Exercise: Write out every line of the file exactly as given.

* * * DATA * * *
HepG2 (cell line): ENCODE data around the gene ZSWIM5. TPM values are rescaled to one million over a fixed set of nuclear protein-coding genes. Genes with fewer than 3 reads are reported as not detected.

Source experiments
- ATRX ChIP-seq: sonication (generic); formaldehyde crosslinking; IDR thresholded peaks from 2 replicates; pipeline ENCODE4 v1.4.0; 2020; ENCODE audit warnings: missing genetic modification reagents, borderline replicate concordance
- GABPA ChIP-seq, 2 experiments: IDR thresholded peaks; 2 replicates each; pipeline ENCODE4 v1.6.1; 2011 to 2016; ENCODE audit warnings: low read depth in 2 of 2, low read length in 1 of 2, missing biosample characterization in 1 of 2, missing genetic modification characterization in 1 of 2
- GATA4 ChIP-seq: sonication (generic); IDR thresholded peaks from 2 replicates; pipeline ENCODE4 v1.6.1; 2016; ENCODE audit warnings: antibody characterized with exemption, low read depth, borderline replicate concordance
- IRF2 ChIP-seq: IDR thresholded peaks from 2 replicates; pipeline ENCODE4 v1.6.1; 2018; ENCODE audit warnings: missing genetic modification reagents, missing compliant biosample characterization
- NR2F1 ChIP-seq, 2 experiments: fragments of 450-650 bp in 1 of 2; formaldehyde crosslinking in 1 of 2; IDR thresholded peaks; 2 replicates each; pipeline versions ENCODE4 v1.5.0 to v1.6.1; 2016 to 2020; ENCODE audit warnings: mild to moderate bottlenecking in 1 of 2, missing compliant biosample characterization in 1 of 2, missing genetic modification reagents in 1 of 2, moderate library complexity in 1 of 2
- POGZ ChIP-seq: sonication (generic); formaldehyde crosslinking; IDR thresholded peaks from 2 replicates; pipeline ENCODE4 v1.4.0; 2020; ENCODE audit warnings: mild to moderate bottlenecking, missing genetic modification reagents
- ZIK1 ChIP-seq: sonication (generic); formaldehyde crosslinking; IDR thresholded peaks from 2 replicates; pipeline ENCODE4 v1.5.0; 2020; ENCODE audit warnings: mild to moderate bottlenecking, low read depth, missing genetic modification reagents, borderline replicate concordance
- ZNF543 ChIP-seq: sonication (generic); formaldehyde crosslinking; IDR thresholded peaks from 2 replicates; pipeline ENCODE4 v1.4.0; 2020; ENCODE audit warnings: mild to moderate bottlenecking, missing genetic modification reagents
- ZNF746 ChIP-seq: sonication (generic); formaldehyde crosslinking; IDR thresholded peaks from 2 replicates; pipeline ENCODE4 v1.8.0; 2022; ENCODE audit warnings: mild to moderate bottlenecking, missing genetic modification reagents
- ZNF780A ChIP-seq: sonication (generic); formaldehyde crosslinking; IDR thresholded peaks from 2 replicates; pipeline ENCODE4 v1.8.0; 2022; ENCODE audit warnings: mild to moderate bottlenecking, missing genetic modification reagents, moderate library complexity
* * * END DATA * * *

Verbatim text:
HepG2 (cell line): ENCODE data around the gene ZSWIM5. TPM values are rescaled to one million over a fixed set of nuclear protein-coding genes. Genes with fewer than 3 reads are reported as not detected.

Source experiments
- ATRX ChIP-seq: sonication (generic); formaldehyde crosslinking; IDR thresholded peaks from 2 replicates; pipeline ENCODE4 v1.4.0; 2020; ENCODE audit warnings: missing genetic modification reagents, borderline replicate concordance
- GABPA ChIP-seq, 2 experiments: IDR thresholded peaks; 2 replicates each; pipeline ENCODE4 v1.6.1; 2011 to 2016; ENCODE audit warnings: low read depth in 2 of 2, low read length in 1 of 2, missing biosample characterization in 1 of 2, missing genetic modification characterization in 1 of 2
- GATA4 ChIP-seq: sonication (generic); IDR thresholded peaks from 2 replicates; pipeline ENCODE4 v1.6.1; 2016; ENCODE audit warnings: antibody characterized with exemption, low read depth, borderline replicate concordance
- IRF2 ChIP-seq: IDR thresholded peaks from 2 replicates; pipeline ENCODE4 v1.6.1; 2018; ENCODE audit warnings: missing genetic modification reagents, missing compliant biosample characterization
- NR2F1 ChIP-seq, 2 experiments: fragments of 450-650 bp in 1 of 2; formaldehyde crosslinking in 1 of 2; IDR thresholded peaks; 2 replicates each; pipeline versions ENCODE4 v1.5.0 to v1.6.1; 2016 to 2020; ENCODE audit warnings: mild to moderate bottlenecking in 1 of 2, missing compliant biosample characterization in 1 of 2, missing genetic modification reagents in 1 of 2, moderate library complexity in 1 of 2
- POGZ ChIP-seq: sonication (generic); formaldehyde crosslinking; IDR thresholded peaks from 2 replicates; pipeline ENCODE4 v1.4.0; 2020; ENCODE audit warnings: mild to moderate bottlenecking, missing genetic modification reagents
- ZIK1 ChIP-seq: sonication (generic); formaldehyde crosslinking; IDR thresholded peaks from 2 replicates; pipeline ENCODE4 v1.5.0; 2020; ENCODE audit warnings: mild to moderate bottlenecking, low read depth, missing genetic modification reagents, borderline replicate concordance
- ZNF543 ChIP-seq: sonication (generic); formaldehyde crosslinking; IDR thresholded peaks from 2 replicates; pipeline ENCODE4 v1.4.0; 2020; ENCODE audit warnings: mild to moderate bottlenecking, missing genetic modification reagents
- ZNF746 ChIP-seq: sonication (generic); formaldehyde crosslinking; IDR thresholded peaks from 2 replicates; pipeline ENCODE4 v1.8.0; 2022; ENCODE audit warnings: mild to moderate bottlenecking, missing genetic modification reagents
- ZNF780A ChIP-seq: sonication (generic); formaldehyde crosslinking; IDR thresholded peaks from 2 replicates; pipeline ENCODE4 v1.8.0; 2022; ENCODE audit warnings: mild to moderate bottlenecking, missing genetic modification reagents, moderate library complexity